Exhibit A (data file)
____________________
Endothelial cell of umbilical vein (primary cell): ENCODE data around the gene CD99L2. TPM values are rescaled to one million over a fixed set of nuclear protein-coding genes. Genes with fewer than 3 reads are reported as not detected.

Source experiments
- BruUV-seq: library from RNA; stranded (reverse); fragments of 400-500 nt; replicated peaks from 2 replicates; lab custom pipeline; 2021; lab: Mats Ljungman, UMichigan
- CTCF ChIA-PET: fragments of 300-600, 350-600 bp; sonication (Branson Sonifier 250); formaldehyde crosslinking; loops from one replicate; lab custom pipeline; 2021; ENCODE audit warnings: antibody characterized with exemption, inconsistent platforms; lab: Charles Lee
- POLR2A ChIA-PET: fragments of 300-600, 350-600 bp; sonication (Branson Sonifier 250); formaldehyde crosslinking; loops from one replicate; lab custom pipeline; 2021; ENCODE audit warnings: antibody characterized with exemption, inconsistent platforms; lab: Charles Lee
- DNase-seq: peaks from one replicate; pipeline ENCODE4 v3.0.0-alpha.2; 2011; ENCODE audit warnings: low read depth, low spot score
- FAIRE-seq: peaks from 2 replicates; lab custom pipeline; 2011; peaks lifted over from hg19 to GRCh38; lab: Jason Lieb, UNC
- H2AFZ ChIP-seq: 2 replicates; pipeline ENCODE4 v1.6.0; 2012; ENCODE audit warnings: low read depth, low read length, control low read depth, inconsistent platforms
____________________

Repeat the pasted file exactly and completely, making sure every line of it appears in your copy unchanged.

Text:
Endothelial cell of umbilical vein (primary cell): ENCODE data around the gene CD99L2. TPM values are rescaled to one million over a fixed set of nuclear protein-coding genes. Genes with fewer than 3 reads are reported as not detected.

Source experiments
- BruUV-seq: library from RNA; stranded (reverse); fragments of 400-500 nt; replicated peaks from 2 replicates; lab custom pipeline; 2021; lab: Mats Ljungman, UMichigan
- CTCF ChIA-PET: fragments of 300-600, 350-600 bp; sonication (Branson Sonifier 250); formaldehyde crosslinking; loops from one replicate; lab custom pipeline; 2021; ENCODE audit warnings: antibody characterized with exemption, inconsistent platforms; lab: Charles Lee
- POLR2A ChIA-PET: fragments of 300-600, 350-600 bp; sonication (Branson Sonifier 250); formaldehyde crosslinking; loops from one replicate; lab custom pipeline; 2021; ENCODE audit warnings: antibody characterized with exemption, inconsistent platforms; lab: Charles Lee
- DNase-seq: peaks from one replicate; pipeline ENCODE4 v3.0.0-alpha.2; 2011; ENCODE audit warnings: low read depth, low spot score
- FAIRE-seq: peaks from 2 replicates; lab custom pipeline; 2011; peaks lifted over from hg19 to GRCh38; lab: Jason Lieb, UNC
- H2AFZ ChIP-seq: 2 replicates; pipeline ENCODE4 v1.6.0; 2012; ENCODE audit warnings: low read depth, low read length, control low read depth, inconsistent platforms